There are no reasons for using just a single machine per registered build agent. If you would like to get the most out of your existing infrastructure, just install the Microsoft build agent multiple times on your build servers.

Tip: We are using 3 build agents on the same virtual machine which gives us a good utilisation regarding CPU and RAM. On Linux we switched to machines backed via SSD because of I/O intensive docker and Java builds

Release Processes vs. Build Processes

The new release process feature in VSTS is a great option to differentiate between building a pice of software and delivering a piece of software. Especially when the vendor works with a test chain it’s possible to move SaaS software through different states. Especially codeship becomes popular with this kind of feature set.

Push to HockeyApp

Microsoft acquired HockeyApp, a leading vendor in crash dump collection and beta app deployments for Android, iOS and Windows.


Related to this acquisition the Visual Studio Team Services team offers a seamless integration, which allows to upload your build directly to HockeyApp. This works on all required platforms, also on XCode builds for iOS or OS X. At Microsoft Build 2016 the HockeyApp team announces that Xamarin Insights becomes part of HockeyApp. Related to this check our the technical presentation of the HockeyApp team here.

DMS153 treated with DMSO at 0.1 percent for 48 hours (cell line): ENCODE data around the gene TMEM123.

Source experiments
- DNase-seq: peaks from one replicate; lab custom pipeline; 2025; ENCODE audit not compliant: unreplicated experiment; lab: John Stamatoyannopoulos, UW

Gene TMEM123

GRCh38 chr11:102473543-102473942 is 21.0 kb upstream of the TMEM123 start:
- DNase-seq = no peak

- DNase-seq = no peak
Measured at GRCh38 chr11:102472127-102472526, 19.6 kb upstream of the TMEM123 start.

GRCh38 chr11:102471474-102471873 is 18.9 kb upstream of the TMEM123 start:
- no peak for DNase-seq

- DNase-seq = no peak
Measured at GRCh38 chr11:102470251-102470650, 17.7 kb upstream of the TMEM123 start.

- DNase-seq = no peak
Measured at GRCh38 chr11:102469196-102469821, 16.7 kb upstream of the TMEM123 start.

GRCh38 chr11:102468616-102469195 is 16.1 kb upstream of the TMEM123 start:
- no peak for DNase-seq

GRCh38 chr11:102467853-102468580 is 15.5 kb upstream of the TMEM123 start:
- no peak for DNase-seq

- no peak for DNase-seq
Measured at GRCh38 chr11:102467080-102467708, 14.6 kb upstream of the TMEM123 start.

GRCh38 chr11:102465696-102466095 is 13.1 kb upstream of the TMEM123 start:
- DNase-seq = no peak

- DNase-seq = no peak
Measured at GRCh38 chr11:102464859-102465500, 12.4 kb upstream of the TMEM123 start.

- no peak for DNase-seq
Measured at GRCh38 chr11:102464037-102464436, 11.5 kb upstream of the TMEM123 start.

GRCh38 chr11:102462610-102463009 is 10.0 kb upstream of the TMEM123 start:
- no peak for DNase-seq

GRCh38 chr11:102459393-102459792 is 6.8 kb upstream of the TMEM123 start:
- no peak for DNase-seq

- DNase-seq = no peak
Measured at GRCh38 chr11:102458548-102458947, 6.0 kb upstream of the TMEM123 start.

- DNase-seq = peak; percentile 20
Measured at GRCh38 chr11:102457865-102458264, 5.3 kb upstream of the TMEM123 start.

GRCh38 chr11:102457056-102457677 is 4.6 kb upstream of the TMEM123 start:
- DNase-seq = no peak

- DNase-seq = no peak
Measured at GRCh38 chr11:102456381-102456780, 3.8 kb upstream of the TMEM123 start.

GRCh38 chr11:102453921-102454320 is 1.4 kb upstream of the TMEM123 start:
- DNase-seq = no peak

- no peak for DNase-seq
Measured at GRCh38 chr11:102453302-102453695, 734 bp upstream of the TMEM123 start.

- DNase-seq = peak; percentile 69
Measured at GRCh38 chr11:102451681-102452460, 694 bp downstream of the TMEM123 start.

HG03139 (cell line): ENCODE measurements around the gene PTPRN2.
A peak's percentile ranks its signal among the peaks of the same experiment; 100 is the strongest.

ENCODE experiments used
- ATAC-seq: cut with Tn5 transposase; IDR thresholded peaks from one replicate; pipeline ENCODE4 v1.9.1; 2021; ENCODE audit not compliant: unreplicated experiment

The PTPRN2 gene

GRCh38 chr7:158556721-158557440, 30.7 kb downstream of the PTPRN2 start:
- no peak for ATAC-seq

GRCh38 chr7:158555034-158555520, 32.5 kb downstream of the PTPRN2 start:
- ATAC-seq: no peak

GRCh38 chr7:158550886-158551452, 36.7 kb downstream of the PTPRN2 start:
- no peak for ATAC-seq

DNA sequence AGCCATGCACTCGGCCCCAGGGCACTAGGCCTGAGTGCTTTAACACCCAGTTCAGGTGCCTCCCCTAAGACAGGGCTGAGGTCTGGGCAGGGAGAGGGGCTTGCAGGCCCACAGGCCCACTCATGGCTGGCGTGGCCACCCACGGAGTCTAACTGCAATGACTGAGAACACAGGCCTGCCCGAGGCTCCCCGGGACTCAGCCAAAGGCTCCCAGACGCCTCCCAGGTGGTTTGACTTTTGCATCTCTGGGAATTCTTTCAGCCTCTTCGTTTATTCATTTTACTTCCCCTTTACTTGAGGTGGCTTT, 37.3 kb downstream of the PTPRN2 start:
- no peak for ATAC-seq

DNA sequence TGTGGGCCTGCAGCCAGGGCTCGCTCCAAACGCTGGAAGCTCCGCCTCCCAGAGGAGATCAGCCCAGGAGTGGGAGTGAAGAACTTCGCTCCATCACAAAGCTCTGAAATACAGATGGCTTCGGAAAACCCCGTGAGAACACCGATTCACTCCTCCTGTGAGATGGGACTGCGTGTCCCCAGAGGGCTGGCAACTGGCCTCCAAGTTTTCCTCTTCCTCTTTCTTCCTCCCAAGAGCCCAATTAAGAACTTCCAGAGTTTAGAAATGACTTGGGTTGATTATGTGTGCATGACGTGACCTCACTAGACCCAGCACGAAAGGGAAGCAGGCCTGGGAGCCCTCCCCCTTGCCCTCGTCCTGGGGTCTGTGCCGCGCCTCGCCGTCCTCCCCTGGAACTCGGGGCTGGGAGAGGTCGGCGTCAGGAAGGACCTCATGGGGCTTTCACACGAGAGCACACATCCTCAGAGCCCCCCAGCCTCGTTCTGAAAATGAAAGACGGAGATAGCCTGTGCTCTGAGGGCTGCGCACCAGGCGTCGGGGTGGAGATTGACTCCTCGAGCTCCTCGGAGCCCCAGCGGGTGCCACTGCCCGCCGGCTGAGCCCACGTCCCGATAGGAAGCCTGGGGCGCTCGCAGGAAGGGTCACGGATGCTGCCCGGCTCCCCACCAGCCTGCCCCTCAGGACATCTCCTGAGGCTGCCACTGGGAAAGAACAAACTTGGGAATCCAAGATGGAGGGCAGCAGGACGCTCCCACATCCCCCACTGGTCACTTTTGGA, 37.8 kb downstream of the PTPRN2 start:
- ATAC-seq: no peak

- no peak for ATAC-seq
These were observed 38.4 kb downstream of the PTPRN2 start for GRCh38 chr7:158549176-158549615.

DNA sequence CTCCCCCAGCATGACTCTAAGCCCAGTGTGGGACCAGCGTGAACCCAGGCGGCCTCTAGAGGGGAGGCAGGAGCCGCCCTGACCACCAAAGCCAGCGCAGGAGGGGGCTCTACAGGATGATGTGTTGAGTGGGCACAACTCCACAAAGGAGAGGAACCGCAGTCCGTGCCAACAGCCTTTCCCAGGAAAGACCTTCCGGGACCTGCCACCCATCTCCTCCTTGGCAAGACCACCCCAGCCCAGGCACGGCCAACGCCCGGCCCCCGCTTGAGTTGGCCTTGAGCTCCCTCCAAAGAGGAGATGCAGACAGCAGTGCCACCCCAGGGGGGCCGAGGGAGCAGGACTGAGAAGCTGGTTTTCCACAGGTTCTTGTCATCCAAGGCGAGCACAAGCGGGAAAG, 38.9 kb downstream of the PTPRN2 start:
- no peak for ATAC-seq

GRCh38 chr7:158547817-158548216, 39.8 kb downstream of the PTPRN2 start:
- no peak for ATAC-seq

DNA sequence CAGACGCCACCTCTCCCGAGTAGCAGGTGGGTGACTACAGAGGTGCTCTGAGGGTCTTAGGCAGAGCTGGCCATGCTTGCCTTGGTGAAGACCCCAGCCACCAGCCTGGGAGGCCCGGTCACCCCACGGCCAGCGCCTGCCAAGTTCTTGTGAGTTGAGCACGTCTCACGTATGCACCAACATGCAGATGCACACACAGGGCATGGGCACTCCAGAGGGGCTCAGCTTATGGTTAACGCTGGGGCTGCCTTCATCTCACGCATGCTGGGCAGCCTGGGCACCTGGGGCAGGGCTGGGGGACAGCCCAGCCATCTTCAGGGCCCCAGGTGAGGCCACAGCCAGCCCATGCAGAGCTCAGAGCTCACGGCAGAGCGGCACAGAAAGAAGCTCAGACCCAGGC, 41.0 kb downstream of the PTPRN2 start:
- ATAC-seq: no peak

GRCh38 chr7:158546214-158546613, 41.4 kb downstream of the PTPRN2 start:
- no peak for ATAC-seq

With the new step-based build system Microsoft introduced in Visual Studio Team Services, a more flexible and simple-to-use option. Especially when you start with new projects, just use the step-based build system and do not invest in the old XAML builds. Software vendors who are writing software for different platforms can now use VSTS as a cloud based management tool, which means to get the most out of your MSDN benefits. Also when you are owning XAML based builds, invest in the migration. Microsoft recently announced that the XAML builds will be discontinued after 2016, so it’s time act.

Review: GitHub vs. Visual Studio Team Services (VSTS) – Should you switch?

Disclaimer: This article is about Visual Studio Team Services (VSTS) and GitHub. The author has a very positive opinion about both services and does not get any offers from Microsoft or GitHub writing this article. The whole article is written IMHO.